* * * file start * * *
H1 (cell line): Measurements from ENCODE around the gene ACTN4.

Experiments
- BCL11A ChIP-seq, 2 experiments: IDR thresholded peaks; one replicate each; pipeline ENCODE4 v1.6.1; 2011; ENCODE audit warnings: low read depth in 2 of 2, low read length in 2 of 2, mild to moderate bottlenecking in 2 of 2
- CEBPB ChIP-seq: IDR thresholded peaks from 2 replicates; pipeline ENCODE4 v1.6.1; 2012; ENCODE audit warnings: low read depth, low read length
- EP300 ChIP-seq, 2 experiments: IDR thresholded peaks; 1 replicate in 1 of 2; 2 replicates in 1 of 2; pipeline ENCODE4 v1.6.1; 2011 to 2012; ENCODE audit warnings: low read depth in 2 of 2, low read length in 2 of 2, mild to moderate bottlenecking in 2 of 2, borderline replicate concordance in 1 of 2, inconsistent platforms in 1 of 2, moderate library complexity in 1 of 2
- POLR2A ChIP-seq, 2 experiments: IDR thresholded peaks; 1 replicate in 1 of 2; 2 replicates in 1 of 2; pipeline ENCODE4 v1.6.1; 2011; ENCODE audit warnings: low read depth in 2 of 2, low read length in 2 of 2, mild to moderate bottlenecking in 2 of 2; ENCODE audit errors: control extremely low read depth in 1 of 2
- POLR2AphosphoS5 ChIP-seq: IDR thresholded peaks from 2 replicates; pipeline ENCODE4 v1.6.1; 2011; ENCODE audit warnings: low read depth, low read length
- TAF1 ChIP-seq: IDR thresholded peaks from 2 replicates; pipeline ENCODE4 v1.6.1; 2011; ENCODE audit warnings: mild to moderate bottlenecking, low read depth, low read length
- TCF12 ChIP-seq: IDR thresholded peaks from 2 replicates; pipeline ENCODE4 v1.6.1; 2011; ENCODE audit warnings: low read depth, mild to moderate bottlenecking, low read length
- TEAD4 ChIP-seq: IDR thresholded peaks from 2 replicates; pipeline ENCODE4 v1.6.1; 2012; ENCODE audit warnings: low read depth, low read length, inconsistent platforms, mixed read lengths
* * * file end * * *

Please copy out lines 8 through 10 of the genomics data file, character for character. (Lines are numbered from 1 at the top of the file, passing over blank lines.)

- TAF1 ChIP-seq: IDR thresholded peaks from 2 replicates; pipeline ENCODE4 v1.6.1; 2011; ENCODE audit warnings: mild to moderate bottlenecking, low read depth, low read length
- TCF12 ChIP-seq: IDR thresholded peaks from 2 replicates; pipeline ENCODE4 v1.6.1; 2011; ENCODE audit warnings: low read depth, mild to moderate bottlenecking, low read length
- TEAD4 ChIP-seq: IDR thresholded peaks from 2 replicates; pipeline ENCODE4 v1.6.1; 2012; ENCODE audit warnings: low read depth, low read length, inconsistent platforms, mixed read lengths